Seasonal Affective Disorder and Acupuncture

Happy solstice!

Today is winter solstice, the day with the smallest number of daylight hours in the year. After today, the days gradually will start getting longer, giving us an extra minute or two each day of sunlight until we reach the longest day at summer solstice in June. Our part of the planet is turned its furthest away from the sun, and this is when the coldest temperatures begin. I thought about that as I (grumbling) scraped ice off my car this morning for the first time this season, and the temperature gauge read 32 degrees. This is the body’s hunker down season.

Here in Portland, we don’t get many sunny days over the winter months, and a lot of folks experience some level of seasonal affective disorder (SAD) — a type of depression that’s typically tied to the seasons with shorter days. SAD can make you sleep a lot, feel like you have no energy, moody, crave carbohydrates, gain weight, and generally experience all the symptoms of depression. In fact, in the latest DSM, they stopped classifying SAD as its own disorder altogether, and instead they now add a qualifier of “with seasonal pattern” to diagnoses of depression or bipolar disorder. Along with the depression, many people also experience anxiety symptoms. Any way you slice it, it sucks.

Light therapy using a light box can help. The idea is that you sit near a high-intensity light for 20-30 minutes each morning and it helps regulate your circadian rhythm. small light boxI started using a light box last year, and it has really helped. I have a small one that uses LEDs and doesn’t take up much room, so that I can take it with me if I travel or am late getting out of the house. This is the one I have: Sphere Gadget Technologies Lightphoria, 10,000 Lux Energy Light Lamp.

Acupuncture can also help. Some people come in when they’re feeling overwhelmed by the heaviness, to get some relief. Getting that instant rush of relaxation is nothing to sneeze at — if you’re feeling overwhelmed, come on in! For me, like a lot of people, it’s harder to motivate myself to do things for self-care if I’m already in a pit of overwhelm, so I tend to favor prevention if it’s possible. I’ve found that getting acupuncture once a week during the dark season smooths out and dials down the depression and anxiety symptoms and makes it a lot more manageable.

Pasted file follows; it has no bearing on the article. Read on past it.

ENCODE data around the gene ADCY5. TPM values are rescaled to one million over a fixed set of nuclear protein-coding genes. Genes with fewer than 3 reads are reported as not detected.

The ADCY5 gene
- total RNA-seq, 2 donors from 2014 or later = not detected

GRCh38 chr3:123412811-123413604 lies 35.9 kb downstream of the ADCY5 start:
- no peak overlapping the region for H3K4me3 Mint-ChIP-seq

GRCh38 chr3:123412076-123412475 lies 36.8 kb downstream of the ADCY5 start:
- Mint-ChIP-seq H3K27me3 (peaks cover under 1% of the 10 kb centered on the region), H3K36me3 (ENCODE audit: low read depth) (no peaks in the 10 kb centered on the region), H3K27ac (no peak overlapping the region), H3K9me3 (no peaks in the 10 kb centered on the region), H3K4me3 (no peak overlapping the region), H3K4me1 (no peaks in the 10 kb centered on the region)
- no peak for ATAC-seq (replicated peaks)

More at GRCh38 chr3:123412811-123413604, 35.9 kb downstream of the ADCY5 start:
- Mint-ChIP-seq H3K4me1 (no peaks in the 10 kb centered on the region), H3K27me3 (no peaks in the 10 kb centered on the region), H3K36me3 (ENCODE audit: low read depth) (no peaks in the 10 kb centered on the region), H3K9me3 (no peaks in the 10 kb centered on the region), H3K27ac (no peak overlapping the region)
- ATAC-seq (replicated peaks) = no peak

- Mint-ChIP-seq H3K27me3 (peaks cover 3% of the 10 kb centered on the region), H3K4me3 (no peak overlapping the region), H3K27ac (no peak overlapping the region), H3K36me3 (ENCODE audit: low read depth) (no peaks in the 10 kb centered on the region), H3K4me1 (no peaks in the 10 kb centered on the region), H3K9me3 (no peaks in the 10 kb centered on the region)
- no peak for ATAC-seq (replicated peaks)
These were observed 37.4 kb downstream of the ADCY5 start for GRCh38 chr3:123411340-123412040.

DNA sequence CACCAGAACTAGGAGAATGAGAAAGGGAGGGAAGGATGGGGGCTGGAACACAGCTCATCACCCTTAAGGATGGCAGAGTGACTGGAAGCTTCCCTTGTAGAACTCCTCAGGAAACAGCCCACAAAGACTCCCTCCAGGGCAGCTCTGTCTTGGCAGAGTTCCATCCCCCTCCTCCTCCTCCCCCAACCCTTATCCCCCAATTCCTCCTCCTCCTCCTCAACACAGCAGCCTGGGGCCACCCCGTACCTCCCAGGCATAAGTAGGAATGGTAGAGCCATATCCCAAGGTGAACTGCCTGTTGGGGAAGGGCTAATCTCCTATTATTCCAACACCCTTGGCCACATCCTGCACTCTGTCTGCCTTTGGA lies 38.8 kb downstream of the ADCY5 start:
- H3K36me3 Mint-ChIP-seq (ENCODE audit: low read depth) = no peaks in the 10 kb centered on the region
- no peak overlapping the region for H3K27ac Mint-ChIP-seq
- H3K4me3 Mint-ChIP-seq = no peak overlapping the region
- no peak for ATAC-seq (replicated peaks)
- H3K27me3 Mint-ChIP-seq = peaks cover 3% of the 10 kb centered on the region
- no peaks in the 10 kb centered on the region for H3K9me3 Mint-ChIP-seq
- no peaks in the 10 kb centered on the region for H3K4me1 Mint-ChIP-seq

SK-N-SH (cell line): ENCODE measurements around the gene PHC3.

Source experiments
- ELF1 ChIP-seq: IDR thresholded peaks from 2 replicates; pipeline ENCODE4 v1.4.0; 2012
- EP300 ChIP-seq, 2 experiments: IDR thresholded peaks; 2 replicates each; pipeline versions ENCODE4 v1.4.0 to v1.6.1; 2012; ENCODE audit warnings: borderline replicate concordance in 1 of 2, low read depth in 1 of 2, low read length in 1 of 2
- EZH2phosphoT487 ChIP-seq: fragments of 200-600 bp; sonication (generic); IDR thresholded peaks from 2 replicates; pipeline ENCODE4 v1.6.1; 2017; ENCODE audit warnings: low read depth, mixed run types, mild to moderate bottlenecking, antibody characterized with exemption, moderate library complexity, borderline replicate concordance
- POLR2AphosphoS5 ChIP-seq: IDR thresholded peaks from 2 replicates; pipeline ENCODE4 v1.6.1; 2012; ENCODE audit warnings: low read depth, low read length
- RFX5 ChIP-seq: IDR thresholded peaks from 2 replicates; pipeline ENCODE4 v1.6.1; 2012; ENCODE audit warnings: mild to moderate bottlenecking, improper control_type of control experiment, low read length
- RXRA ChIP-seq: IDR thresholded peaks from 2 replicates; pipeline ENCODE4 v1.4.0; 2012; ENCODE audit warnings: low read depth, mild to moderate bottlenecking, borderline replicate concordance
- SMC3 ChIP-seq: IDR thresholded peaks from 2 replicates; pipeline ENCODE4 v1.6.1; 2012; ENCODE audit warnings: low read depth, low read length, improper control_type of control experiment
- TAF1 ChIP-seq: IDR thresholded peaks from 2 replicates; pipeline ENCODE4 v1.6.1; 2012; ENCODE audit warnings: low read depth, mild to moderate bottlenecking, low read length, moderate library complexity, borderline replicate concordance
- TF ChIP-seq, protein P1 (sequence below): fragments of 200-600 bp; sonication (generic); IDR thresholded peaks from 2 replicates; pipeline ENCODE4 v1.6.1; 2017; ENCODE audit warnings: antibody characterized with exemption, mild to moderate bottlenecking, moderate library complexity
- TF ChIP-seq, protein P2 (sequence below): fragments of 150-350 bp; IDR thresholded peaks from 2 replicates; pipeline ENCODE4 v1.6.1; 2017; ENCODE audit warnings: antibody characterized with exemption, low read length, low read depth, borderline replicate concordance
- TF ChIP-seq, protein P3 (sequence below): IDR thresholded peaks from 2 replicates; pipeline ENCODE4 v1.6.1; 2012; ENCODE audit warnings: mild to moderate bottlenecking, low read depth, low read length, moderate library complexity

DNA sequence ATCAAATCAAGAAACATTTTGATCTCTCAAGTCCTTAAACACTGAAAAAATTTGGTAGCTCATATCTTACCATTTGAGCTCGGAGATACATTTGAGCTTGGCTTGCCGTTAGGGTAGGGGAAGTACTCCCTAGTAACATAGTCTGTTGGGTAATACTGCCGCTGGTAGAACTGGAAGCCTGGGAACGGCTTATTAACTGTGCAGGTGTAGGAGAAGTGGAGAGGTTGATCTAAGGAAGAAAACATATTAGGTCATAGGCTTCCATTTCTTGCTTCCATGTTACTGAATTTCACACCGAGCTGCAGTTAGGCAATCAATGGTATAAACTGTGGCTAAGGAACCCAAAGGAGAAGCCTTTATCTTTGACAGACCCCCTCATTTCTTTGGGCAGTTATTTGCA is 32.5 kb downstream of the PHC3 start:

If you suffer from seasonal depression, you’re not alone, and there are many things that can help. Come in for an acunap, try a light box, talk to a therapist or a friend, get some exercise, snuggle your cats and dogs, see a doctor about possible medication… there are a lot of options, and whichever options work for you are the right ones.

Stuffed Animals for Mental Health

four stuffed animals: a tan rabbit, a brown and white dog, a gray tabby kitten, and a golden lab puppy

People use acupuncture for stress, depression, and anxiety all the time. These conditions are widespread in our culture, and heading to an acupuncture clinic can help in a few different ways. The needles are obviously the biggest factor — acupuncture has been shown to be effective with these conditions in many studies. For the people who tend to fall asleep during treatment, the nap has its own therapeutic value. Putting your phone away for an hour and disconnecting from your stressors, letting your body rest in a relaxed position, and being in a space with soothing sounds/colors/textures also contribute to the experience. At Feel Better, we’ve added another option to help chill you out: stuffed animals!

It might seem silly to think about adults snuggling stuffed animals while receiving acupuncture, but if you give it a try, you might find that your treatment is even more relaxing. Most people are aware that interacting with live animals can have a therapeutic effects, such as when they’re used in hospice, with veterans, or as emotional support animals. But studies also show that touching or petting a stuffed animal also can lower stress, depression, and anxiety. Live animals have a larger effect, but hey — when you’re dealing with chronic depression and anxiety, every little bit helps. One study even said stuffed animals can help reduce existential angst!

Stuffed animal dog in the lap of a person receiving acupunctureIs it the reassuring small weight on your lap or under your arm? The feeling of the ultrasoft (fake) fur under your fingers? The brain making an association to  real pets you’ve loved and/or stuffed animals you snuggled with in childhood? Maybe all of the above? Whatever the reason, it really does seem to make a difference.

So! We have a selection of stuffed animals in the clinic — affectionately known as the Feel Better Snugglebuggles — that you can choose from if you’d like to give it a try.

From patients who’ve tried it:

“Wow, that was so relaxing!”

“I thought it sounded silly, and I thought I looked silly, but it was actually really comforting. I’d totally take a nap with that kitten again.”

“This makes me want to get a stuffed animal to hold while I’m at home watching tv or working on my laptop, it really did make me feel relaxed.”

So given them a try the next time you come in for a treatment! We have a couple of puppies, some kittens, and a rabbit to choose from. And you can hide them under a blanket if you’re still worried about looking silly. 🙂